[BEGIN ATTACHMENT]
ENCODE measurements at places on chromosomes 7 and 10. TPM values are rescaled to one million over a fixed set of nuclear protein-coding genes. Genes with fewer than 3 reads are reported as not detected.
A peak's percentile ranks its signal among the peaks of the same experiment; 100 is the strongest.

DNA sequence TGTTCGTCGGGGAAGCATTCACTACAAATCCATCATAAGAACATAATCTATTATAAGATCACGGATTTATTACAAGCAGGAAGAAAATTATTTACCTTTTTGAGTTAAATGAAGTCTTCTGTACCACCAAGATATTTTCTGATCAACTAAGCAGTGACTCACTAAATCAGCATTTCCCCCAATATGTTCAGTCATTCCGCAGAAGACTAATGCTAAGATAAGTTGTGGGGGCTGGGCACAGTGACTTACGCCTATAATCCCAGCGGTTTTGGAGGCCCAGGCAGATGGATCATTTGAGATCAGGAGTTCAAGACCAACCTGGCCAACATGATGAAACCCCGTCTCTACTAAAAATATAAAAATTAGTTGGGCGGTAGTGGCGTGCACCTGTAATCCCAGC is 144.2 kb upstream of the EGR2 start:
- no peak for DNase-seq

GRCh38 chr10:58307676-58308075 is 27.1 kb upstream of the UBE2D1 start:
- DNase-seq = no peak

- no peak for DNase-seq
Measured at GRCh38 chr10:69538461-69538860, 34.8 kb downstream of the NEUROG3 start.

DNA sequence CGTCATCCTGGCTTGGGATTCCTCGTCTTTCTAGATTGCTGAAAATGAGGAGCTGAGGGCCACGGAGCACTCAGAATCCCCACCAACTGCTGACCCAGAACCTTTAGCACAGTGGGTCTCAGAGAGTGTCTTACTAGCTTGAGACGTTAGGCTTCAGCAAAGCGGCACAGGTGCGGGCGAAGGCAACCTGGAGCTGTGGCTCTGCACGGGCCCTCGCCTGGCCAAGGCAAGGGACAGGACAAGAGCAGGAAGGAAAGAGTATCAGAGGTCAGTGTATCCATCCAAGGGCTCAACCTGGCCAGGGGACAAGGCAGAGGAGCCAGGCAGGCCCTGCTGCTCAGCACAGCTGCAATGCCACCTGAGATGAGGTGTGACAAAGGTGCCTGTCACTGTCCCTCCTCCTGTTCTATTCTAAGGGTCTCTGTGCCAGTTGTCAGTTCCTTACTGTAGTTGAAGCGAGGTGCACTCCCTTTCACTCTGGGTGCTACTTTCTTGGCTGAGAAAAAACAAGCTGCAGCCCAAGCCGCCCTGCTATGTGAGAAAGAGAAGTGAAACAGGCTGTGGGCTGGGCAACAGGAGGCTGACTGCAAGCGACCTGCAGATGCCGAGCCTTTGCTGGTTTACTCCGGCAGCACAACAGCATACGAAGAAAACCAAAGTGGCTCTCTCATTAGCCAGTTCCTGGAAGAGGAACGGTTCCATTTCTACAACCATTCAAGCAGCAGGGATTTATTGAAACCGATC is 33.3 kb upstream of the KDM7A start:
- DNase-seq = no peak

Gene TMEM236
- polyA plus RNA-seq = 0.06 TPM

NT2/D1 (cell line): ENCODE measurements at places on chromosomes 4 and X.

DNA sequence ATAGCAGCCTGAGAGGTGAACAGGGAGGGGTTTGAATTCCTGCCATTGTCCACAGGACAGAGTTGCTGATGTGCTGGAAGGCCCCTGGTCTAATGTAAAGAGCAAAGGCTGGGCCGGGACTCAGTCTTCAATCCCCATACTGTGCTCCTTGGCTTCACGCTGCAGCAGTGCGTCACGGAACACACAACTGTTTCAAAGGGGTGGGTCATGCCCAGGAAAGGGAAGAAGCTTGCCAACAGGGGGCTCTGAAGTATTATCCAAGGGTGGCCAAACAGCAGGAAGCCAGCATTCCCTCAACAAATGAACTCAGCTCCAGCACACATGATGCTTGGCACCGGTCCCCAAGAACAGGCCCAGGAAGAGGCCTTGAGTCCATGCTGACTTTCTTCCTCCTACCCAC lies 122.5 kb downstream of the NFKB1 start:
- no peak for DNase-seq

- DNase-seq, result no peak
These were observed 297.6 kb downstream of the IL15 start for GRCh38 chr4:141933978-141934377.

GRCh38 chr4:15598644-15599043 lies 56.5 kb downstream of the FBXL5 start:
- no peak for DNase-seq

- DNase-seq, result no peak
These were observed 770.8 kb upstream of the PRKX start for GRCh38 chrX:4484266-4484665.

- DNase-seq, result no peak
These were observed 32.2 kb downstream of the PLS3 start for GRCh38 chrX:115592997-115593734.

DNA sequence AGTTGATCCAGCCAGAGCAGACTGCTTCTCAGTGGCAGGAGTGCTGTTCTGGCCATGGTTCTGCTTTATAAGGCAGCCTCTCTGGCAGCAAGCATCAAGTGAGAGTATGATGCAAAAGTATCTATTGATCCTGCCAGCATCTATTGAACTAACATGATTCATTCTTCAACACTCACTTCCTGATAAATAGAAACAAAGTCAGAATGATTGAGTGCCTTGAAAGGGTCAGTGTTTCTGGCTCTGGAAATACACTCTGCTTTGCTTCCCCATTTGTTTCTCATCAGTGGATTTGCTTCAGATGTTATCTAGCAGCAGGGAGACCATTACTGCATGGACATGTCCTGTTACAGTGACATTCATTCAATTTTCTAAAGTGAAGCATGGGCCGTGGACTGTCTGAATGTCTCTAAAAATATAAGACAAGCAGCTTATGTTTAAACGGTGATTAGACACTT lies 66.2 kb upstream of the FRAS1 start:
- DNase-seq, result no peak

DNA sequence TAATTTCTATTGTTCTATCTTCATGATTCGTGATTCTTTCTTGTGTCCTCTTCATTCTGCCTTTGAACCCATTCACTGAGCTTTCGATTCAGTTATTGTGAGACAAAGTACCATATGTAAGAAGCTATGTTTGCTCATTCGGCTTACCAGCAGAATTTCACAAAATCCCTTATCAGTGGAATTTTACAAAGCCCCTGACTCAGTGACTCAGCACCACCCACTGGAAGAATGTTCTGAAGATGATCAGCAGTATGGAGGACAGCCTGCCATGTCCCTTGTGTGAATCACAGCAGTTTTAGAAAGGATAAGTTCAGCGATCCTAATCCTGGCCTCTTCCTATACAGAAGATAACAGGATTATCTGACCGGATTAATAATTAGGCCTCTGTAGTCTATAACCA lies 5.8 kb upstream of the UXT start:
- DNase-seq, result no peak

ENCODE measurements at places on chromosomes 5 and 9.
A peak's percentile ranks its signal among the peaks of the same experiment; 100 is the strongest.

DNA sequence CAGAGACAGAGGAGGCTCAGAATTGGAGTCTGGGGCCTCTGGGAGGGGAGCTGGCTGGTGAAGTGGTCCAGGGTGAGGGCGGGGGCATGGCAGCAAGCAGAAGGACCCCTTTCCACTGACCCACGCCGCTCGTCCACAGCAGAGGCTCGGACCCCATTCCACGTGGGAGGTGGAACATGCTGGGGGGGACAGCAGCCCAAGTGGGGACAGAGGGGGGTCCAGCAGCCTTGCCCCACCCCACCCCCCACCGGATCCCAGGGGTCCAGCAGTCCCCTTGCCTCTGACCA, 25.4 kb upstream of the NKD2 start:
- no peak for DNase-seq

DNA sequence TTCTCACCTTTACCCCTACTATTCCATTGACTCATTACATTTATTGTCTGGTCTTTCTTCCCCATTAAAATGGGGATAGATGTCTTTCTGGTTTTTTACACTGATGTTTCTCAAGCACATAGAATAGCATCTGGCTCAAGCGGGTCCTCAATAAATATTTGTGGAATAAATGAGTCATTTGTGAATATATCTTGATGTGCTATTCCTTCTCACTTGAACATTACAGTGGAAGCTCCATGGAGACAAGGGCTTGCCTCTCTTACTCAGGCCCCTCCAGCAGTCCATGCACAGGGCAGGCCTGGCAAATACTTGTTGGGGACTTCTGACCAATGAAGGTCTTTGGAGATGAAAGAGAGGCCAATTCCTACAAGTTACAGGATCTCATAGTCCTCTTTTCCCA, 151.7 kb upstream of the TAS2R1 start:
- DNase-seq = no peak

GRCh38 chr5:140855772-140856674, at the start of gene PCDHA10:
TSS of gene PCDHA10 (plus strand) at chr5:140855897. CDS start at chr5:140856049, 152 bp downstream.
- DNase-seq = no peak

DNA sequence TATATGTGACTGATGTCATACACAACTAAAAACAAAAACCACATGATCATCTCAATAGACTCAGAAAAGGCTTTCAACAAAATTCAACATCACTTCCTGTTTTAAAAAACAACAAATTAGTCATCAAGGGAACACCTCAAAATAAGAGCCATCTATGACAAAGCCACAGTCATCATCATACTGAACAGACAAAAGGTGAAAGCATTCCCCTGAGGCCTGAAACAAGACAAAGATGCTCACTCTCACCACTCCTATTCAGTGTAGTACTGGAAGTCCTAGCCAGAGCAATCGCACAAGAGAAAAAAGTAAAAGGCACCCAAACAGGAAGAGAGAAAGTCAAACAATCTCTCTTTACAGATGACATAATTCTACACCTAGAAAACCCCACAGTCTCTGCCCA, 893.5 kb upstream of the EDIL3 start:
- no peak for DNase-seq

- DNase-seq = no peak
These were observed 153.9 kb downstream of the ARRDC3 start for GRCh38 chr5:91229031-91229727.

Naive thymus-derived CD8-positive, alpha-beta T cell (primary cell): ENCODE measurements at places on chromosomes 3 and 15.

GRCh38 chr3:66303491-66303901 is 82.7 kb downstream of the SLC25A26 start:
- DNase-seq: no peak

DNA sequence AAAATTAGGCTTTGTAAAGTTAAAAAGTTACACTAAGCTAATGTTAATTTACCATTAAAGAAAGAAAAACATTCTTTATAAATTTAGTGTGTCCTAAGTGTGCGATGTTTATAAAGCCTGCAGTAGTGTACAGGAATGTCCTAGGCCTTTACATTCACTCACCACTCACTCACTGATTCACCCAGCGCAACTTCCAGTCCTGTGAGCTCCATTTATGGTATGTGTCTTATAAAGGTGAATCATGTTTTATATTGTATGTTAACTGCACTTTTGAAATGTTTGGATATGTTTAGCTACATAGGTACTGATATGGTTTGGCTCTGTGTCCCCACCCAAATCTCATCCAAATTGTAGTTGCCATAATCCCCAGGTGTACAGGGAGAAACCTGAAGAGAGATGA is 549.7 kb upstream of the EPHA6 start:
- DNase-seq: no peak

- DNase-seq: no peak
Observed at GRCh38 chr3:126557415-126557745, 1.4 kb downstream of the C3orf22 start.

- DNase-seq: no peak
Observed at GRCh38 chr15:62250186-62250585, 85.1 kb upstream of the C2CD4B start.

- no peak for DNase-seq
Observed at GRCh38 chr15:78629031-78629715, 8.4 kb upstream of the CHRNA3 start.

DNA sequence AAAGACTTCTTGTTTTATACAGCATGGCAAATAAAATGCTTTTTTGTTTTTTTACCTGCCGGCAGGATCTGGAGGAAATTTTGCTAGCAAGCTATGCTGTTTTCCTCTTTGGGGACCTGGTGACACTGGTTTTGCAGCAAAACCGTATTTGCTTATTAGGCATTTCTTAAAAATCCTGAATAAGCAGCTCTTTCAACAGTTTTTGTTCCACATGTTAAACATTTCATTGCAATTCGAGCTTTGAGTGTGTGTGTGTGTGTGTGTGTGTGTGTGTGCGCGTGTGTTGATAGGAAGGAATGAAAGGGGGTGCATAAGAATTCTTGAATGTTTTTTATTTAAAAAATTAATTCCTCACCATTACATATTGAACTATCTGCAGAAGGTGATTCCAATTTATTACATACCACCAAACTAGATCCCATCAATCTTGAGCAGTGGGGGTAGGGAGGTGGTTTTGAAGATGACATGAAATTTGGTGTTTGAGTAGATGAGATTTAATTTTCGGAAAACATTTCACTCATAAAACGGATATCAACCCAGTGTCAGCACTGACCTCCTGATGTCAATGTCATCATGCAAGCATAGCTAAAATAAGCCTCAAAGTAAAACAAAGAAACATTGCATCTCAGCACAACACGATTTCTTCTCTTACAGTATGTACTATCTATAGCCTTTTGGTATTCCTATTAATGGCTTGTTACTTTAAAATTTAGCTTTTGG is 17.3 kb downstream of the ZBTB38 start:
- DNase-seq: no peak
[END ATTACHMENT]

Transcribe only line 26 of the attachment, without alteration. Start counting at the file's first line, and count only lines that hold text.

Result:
DNA sequence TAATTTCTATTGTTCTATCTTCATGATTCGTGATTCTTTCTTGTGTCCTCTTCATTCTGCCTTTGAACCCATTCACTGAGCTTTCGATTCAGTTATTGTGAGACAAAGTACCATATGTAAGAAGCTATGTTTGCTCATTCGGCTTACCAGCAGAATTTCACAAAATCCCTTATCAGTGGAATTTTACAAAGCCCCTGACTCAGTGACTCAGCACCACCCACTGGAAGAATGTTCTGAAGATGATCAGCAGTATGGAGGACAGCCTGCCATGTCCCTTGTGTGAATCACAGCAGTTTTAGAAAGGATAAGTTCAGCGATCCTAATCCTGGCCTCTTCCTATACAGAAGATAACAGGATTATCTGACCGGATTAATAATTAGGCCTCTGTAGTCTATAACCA lies 5.8 kb upstream of the UXT start: